LinkedIn Passwords Leaked... Congress Immediately Wants To 'Do Something!'

from the grandstanding... dept

As you hopefully have heard already, a ton of Linkedin passwords were leaked online. They were leaked in encrypted forms -- and without associated usernames -- leading some to suggest there was no real threat for users, unless someone also had the full list of usernames as well. However, that doesn't seem quite accurate. Since the passwords were hashed but not salted, it's made it relatively easy for the passwords to be decrypted. Yes, the usernames haven't been released, but some are suggesting that whoever leaked the data probably only released this subset, because they had already decrypted a bunch of easier passwords (and probably had the usernames) and just needed "the crowd" to help decrypt the rest.

Linkedin took its time, but did admit that there was a breach, and reset those passwords. However, Congress is never one to miss an opportunity to grandstand. Rep. Mary Bono Mack was quick to jump up and announce that something must be done!
"How many times is this going to happen before Congress finally wakes up and takes action?" said Rep. Mary Bono Mack, R-Palm Springs, who heads a House Energy and Commerce subcommittee that has looked at online-privacy issues, in a statement. "This latest incident once again brings into sharp focus the need to pass data protection legislation."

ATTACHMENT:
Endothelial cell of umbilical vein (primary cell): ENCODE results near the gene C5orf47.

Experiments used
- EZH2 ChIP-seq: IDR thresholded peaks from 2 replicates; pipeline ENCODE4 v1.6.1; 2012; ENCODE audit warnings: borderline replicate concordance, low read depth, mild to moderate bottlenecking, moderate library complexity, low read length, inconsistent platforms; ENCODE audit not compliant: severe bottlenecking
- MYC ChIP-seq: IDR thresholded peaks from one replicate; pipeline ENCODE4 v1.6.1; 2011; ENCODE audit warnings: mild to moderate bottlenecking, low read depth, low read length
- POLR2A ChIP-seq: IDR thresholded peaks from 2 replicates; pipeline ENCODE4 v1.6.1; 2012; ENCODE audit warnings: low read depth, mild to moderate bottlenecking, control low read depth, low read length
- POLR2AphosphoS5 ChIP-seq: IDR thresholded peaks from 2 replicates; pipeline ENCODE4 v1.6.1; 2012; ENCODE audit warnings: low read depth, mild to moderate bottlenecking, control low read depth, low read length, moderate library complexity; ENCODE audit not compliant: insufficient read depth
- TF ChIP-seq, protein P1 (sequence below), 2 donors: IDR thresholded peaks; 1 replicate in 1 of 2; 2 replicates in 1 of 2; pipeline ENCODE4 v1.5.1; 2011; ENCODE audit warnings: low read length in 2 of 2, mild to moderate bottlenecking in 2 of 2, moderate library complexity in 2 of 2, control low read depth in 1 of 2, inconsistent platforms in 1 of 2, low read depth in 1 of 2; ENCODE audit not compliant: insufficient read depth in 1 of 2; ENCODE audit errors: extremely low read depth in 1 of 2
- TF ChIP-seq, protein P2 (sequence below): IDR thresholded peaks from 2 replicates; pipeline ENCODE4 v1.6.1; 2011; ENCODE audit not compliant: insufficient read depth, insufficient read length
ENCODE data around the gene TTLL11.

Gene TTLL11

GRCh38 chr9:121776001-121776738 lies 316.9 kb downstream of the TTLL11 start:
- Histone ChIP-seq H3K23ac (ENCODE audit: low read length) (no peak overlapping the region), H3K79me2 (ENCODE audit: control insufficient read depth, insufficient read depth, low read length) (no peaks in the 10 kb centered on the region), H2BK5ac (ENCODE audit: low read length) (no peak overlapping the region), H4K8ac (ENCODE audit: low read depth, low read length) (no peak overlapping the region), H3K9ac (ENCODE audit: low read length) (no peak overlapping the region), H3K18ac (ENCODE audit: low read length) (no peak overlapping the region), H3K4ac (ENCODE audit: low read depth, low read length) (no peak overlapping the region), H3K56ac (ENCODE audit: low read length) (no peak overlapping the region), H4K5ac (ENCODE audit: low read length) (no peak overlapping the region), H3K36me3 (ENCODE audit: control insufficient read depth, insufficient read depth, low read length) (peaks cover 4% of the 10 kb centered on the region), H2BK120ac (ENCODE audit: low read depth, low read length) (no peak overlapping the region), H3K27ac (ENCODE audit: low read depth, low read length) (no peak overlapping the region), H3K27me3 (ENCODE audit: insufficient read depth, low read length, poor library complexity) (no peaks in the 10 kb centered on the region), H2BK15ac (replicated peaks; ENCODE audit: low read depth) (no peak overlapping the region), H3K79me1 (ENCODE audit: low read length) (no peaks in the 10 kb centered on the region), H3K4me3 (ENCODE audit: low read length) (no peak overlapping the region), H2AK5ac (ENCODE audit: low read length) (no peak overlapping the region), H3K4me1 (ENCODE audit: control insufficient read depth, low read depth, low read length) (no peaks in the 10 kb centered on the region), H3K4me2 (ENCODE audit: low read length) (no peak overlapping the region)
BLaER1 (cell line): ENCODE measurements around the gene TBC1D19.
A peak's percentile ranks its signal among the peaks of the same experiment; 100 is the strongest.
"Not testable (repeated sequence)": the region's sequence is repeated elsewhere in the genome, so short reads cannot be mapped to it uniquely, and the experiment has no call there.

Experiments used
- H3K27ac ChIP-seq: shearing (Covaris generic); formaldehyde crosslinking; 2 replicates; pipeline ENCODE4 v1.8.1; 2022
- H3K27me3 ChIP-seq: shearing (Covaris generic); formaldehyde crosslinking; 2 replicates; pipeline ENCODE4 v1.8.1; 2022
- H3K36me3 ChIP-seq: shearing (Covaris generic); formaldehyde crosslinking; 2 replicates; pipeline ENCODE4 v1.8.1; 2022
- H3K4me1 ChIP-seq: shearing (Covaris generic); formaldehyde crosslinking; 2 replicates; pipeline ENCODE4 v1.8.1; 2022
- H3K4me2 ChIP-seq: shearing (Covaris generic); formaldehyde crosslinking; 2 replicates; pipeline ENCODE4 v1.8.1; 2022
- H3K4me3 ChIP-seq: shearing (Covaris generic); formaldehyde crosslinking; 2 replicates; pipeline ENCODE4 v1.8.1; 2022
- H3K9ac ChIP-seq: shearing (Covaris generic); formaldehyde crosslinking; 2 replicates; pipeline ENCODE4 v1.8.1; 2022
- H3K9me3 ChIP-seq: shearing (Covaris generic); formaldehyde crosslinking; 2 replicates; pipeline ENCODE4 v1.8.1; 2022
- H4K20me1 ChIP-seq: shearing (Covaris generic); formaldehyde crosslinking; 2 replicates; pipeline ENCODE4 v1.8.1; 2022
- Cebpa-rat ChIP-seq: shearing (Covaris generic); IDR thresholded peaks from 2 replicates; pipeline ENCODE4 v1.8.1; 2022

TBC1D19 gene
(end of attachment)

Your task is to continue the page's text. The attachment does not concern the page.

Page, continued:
Similarly, Senator Pat Leahy jumped in with a similar statement:
"Reports of another major data breach should give pause to American consumers who, now more than ever, share sensitive personal information in their online transactions and networking," Leahy said in a statement provided to The Hill. "Congress should make comprehensive data privacy and cybercrime legislation a top priority.”
First of all, it does appear that LinkedIn wasn't using particularly smart security techniques (no salting? really?). But would a law really change things? And Leahy's claim that we need "cybercrime" legislation, again doesn't seem likely to help "fix" anything. If anything, the "cybersecurity" legislation that's out there might make such data even more vulnerable, by making companies more encouraged to share information.

Yes, these kinds of data breaches are bad. And we should be concerned when we find out that a company as big as LinkedIn still uses such weak security practices. But does that really mean we need a law?

Filed Under: congress, data breach, mary bono mack, passwords, pat leahy, security
Companies: linkedin

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  1. identicon
    Anonymous Coward, 7 Jun 2012 @ 8:41am

    Surely it would be prudent to reset all affected passwords to be on the safe side, pain in the ass, but affective?

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